A news video taken undercover at a factory last week revealed how common child laborers are in Chinese clothing factories and the black market chain behind this phenomena. After going viral, it has led to discussions on whether there should be a change in regulations regarding underage work and the aftermath.
In a dimly lit room, a group of workers were busy toiling at their sewing machines. Their heads were bowed, their fingers busy untangling threads, fixing zippers or stapling buttons onto shirts.
The workers at the factory all had immature faces. Some had dyed hair, some skinny arms and some had light fuzz growing on their chins. Most of the workers were in fact teenagers; many were under 16, the legal minimum age of employment in China.
This scene was revealed in a recent clip by online news portal Pear Video, in which two reporters went undercover in a factory in Changshu, East China's Jiangsu Province to shoot footage and interviews with workers, employers and agents to reveal a vast network of black market deals that stretches across half the country.
Black market chain
Starting in September, videographers Han and Zhou went around factories in Changshu trying to get a job.
Changshu is a city of clothing manufacturers. In every corner of the city, you can find a small workshop that has just a few machines and workers in a rented house.
They eventually chose a workshop that made jackets and had lots of young-looking faces among its staff. It was a three-story house and the boss rented two of the floors, one for work and one as a dormitory. Han's job was to sew buttons on jackets every day and his partner was Xiaoxiong (pseudonym), a 15-year-old boy of Miao ethnicity, who had already worked there for over six months.
There were about 20 workers in the factory, three of them were 15, the rest were between 16 to 18 years old.
If the pair didn't work there themselves, they never would've imagined how difficult this job could be, Zhou wrote in a story published in Pear Video's WeChat account. Han lived in a 10-person dormitory that had no bathroom. If he needed to relieve himself, he had to walk to the public toilet in the village. There was no hot water to shower.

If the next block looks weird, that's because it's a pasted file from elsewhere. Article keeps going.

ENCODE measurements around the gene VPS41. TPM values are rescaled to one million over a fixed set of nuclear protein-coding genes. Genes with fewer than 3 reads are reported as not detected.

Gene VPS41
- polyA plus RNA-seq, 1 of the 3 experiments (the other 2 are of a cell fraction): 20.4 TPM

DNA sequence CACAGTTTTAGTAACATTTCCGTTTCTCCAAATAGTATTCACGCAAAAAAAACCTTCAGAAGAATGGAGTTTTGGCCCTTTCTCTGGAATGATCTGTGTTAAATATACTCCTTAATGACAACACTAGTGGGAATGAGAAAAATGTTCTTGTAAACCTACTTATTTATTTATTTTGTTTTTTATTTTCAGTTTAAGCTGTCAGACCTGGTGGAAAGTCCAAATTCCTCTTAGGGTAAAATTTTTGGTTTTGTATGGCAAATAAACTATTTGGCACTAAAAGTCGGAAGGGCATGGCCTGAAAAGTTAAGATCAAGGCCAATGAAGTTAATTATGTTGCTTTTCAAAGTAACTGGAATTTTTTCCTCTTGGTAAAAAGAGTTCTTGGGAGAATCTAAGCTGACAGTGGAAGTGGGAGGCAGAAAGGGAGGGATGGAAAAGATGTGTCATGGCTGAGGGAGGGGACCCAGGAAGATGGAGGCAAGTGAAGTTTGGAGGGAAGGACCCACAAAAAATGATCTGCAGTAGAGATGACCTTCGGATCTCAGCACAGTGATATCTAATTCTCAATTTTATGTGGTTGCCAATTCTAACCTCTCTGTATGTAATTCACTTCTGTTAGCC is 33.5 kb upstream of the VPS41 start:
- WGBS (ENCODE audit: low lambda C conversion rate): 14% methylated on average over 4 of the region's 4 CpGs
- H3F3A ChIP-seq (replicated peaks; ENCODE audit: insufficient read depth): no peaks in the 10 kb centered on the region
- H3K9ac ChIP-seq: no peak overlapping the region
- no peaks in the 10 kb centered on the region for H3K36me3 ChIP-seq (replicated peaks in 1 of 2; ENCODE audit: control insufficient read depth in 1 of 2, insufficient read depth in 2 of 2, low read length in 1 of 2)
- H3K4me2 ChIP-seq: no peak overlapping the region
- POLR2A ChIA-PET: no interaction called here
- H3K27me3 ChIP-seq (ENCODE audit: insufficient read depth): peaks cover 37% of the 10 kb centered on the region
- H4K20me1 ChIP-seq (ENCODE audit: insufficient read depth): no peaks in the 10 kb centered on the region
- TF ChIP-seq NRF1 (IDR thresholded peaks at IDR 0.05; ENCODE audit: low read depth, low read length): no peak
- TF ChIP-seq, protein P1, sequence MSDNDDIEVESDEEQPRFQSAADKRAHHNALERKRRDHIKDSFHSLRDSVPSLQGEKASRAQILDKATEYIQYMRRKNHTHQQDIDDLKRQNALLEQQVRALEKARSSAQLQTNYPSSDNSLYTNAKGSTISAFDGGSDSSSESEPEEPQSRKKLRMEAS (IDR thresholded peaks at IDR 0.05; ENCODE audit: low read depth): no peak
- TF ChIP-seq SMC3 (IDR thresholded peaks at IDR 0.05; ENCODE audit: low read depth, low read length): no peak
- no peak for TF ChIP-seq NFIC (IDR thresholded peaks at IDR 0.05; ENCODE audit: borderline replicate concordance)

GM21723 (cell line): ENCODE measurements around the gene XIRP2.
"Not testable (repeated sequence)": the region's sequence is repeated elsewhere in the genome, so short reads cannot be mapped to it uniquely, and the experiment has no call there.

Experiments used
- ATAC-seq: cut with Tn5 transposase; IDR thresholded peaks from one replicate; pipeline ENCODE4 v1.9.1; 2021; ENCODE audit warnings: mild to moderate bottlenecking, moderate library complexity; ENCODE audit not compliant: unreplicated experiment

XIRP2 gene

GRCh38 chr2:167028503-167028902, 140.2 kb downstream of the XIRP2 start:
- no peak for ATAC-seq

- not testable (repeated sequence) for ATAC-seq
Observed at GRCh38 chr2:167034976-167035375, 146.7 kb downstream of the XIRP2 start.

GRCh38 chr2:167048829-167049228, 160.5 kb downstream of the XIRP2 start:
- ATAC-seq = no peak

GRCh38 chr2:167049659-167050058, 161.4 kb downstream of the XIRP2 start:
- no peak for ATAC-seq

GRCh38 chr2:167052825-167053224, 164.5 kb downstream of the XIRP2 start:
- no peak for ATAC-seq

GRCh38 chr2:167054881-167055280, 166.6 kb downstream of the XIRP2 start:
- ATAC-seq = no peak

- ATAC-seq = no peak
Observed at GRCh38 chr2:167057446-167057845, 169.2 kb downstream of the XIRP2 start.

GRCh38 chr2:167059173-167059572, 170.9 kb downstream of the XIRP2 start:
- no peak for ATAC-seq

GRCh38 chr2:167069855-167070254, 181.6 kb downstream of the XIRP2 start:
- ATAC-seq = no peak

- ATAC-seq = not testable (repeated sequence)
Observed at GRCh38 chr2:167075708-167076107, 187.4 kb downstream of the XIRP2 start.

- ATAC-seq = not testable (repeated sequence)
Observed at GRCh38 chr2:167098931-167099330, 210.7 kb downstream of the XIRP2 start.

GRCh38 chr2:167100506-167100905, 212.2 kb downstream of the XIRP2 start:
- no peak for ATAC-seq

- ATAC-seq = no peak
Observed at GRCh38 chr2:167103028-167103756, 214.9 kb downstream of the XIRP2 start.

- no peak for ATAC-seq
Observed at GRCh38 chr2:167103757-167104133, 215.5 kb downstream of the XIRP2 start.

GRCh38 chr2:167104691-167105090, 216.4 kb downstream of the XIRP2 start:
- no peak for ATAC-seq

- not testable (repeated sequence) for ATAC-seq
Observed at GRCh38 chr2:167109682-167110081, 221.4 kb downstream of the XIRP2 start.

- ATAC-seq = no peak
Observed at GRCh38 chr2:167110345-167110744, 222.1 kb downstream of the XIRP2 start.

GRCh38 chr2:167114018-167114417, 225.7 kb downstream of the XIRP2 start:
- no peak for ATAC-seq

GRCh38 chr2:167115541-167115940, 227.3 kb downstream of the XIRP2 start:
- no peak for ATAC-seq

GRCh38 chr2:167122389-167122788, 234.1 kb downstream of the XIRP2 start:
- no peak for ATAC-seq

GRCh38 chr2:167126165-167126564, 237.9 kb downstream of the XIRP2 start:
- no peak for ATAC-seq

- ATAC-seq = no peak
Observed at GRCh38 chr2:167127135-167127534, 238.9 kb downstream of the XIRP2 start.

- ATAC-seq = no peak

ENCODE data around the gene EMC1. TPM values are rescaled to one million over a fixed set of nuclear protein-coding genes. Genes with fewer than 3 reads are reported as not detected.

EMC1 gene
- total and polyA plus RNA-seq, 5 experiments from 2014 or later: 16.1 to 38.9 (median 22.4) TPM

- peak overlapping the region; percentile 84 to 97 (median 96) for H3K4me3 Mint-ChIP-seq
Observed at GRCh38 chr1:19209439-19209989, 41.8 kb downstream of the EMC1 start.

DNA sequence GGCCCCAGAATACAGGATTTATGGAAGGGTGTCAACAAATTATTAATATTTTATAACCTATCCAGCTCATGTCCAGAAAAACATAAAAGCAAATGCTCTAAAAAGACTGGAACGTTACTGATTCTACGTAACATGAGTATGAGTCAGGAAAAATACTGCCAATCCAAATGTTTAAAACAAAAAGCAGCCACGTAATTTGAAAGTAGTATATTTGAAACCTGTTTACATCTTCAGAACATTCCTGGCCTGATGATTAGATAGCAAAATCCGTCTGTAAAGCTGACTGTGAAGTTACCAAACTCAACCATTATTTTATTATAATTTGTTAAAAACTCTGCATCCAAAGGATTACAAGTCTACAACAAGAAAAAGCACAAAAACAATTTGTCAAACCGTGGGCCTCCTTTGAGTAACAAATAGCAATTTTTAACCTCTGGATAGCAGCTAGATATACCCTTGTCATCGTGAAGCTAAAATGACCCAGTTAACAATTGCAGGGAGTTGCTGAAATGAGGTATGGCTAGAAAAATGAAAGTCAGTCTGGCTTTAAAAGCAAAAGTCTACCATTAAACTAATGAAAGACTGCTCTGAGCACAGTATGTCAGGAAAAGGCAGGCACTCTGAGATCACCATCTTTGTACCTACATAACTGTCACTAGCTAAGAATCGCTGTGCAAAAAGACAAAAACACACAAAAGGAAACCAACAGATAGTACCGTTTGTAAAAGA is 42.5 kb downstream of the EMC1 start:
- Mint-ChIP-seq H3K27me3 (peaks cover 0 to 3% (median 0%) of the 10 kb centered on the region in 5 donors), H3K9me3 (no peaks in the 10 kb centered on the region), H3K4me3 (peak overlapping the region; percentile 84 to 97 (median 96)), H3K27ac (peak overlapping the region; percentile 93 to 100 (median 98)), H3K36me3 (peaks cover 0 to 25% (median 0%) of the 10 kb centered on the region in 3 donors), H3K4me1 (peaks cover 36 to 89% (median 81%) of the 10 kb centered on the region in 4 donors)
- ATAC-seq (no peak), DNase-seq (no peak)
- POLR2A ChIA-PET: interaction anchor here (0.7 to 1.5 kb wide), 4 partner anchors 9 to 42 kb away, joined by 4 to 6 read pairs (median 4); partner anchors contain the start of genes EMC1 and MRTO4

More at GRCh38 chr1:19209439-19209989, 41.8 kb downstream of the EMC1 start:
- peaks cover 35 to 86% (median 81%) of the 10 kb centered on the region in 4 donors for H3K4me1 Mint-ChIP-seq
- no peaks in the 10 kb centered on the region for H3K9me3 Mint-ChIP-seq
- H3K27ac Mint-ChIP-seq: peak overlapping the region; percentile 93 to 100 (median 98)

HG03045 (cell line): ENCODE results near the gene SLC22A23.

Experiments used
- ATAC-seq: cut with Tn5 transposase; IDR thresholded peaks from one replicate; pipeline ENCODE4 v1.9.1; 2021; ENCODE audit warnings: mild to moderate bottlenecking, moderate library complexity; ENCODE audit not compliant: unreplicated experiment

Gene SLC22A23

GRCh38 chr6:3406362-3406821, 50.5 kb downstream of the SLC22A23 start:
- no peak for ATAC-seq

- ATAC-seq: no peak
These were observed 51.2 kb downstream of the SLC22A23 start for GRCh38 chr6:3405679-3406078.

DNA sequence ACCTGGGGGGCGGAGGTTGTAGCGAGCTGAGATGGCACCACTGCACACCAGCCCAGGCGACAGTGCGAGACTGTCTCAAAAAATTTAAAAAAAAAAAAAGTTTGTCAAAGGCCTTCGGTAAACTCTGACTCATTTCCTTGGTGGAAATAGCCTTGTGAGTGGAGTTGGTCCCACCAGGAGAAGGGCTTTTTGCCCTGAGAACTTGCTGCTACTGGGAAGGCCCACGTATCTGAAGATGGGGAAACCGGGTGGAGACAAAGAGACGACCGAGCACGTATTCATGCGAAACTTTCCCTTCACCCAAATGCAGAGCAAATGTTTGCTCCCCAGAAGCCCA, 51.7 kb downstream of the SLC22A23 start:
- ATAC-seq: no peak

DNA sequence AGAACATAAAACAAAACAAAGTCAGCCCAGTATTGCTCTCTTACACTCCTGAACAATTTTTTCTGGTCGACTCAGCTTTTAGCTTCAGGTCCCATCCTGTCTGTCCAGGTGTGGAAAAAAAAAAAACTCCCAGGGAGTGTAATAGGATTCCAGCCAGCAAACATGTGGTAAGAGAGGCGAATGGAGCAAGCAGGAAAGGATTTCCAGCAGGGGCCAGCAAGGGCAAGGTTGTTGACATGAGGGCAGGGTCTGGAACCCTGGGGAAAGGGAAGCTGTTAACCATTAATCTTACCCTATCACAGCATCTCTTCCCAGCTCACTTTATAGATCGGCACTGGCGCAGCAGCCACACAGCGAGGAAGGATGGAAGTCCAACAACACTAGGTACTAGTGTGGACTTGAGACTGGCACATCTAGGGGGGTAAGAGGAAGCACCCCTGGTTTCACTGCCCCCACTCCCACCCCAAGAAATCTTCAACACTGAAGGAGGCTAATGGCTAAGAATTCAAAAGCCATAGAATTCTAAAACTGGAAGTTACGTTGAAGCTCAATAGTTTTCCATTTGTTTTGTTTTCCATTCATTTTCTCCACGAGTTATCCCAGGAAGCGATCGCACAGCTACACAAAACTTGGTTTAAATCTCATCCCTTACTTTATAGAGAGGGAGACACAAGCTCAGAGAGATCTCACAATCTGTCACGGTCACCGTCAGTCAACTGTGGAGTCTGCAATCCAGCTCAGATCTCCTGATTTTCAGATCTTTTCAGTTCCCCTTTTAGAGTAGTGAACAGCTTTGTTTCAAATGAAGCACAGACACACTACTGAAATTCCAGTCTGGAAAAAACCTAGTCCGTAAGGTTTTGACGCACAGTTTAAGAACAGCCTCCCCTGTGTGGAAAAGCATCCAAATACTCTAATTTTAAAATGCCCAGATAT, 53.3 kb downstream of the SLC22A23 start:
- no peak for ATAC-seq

According to the video, they got up at 7:30 am every day, started working as soon as they finish brushing their teeth and didn't stop till late in the night, doing a total of more than 15 hours of work every day. Han recounted to Beijing Time Media Group he had to fix buttons and zippers on 720 jackets per day. In such an atmosphere, Han had to hurry every time he went to the bathroom.
"[The boss] told me 300 shirts a day to begin with, then he raised it to 500, then to 600 in August. I told him I can't do any more, he said he won't add anymore, but now it's 720," Xiaoxiong says in the video.
Long working hours don't translate to high salaries. An anonymous factory owner said in the video that "They are from Yunnan, they are cheap, only about 2,000 yuan (0) a month." He added, "I've got a 16-year-old worker, he's been with me for three years."
The boss provided only lunch and dinner and the workers needed to buy their own breakfast. During mealtimes, the boys squatted on sidewalks holding bowls in their hands and gulping down their food, as if the whips of their boss were at their back.
They rested on small, iron-framed hardboard beds at night. There were only eight beds for 10 workers so two had to share a bed. But most were small-boned boys so it was manageable, Han told Beijing Time. The room only had a small window and reeked of damp, and sheets and pillows were blackened with dirt.
Most of the children in the video were from Southwest China's Yunnan Province, recruited from small villages in mountainous regions. It has become a mature, frequently exercised black market chain.
In a follow-up video shot in Yunnan, an agent based in the provincial capital Kunming proudly told Pear Video, "If you want young workers, we can guarantee you young workers… of course you have to use young workers in a clothing factory, the young ones do a better job."
The workers weren't paid until the end of the year. If anyone wanted to leave, the boss would take away his ID card, bank card and cell phone, and even use violence to force him to stay.